Twilio (NYSE:TWLO) posted their Q4 2019 earnings results today.
Revenue was $306.6 million which missed analysts’ targets of $312.85 million.
EPS came in at $0.04 which beat analysts’ targets of $0.01.
Twilio stock has a wild ride for the past year. Around this time last year, the stock was trading at about $110/share and then crashing to around $91/share this past November before rocketing back up above $120/share in the past few months. Much of the volatility was triggered by Twilio’s last quarter results which despite beating estimates both on the top and bottom line, caused the stock to crash due to weak guidance put out by the management.
What Does Twilio Even Do?
Twilio is a cloud communications platform as a service (CPaaS) company based in San Francisco, California. Twilio allows software developers to programmatically make and receive phone calls, send and receive text messages, and perform other communication functions using its web service APIs.
In plain English, Twilio builds the technology that a company needs to send you those verification codes you need for two-factor authentication. There’s much more that Twilio does of course, that’s just the Too Long: Didn’t Read (TL:DR) version. You may think that this is boring, and perhaps to some people it is, but there is big money in Software as a Service (SaaS) and these companies are the secret workhorses behind what makes all your software services function as desired.
Software As A Service (SaaS) Is The Name of the Game in 2020
Despite its wild ride in stock price, Twilio seems to have regained the favour of Wall Street as its valuation is relatively high right now.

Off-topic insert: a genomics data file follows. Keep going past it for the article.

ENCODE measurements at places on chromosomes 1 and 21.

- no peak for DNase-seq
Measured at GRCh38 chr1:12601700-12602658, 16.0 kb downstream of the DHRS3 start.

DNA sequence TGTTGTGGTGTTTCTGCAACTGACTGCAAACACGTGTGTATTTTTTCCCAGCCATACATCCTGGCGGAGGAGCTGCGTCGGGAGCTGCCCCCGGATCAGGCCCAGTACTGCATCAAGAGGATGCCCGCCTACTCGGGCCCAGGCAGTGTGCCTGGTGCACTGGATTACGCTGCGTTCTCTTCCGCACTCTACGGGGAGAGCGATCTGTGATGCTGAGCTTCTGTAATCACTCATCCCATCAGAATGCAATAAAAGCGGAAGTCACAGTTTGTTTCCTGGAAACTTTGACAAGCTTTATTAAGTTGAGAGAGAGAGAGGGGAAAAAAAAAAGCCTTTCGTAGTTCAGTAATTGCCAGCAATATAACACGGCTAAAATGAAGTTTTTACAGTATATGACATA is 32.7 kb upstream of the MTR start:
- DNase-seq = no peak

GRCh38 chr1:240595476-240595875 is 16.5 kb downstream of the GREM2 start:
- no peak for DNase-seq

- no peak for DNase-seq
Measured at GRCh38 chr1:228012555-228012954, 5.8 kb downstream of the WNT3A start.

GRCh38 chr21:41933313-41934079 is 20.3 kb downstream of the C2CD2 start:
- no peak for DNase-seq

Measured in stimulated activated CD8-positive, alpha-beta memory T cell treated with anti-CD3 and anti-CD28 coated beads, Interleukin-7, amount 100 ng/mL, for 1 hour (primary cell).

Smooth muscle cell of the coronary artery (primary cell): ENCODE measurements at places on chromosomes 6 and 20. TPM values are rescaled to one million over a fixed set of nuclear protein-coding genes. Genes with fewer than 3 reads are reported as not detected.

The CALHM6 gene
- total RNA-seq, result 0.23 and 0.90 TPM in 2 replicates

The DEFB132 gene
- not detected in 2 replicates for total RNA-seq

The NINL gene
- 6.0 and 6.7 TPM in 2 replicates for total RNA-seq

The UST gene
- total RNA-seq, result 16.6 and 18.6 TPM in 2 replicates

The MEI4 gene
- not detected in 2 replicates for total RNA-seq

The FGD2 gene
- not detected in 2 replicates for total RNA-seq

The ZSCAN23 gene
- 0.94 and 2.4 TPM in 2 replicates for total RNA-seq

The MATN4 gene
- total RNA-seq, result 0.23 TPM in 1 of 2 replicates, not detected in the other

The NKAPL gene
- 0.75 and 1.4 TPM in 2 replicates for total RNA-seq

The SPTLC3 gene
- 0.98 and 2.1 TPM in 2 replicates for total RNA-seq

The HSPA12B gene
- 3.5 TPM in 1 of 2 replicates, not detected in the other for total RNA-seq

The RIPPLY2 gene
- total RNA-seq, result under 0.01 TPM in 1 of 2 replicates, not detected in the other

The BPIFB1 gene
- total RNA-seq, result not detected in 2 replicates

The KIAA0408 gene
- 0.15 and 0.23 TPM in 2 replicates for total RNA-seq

Although it is still far from being the most highly valued tech company out there, considering that Twilio’s cash flows are still negative, it is impressive that Twilio is still valued at almost 10x P/S and is growing their revenues faster than many other SaaS companies.
What’s Next For Twilio
Twilio is pushing hard into the email services space with their platform SendGrid which they acquired last year. The company hopes that SendGrid will be a huge growth engine in 2020 and Wall Street is watching closely for its performance.
A major risk for Twilio going forward is its reliance on big contracts to generate its revenue. In 2018, 18% of Twilio’s revenue came from just 10 contracts. And WhatsApp’s contract made up 7% of that. So all it would take for Twilio to miss big on revenue and earnings is for one of two of those big contracts to fall through.
Setting that aside though, it does appear that Twilio is a growth beast. The company has boasted that it has a $66 billion total addressable market and if they are to be believed, this could mean way more growth for the company in the future.
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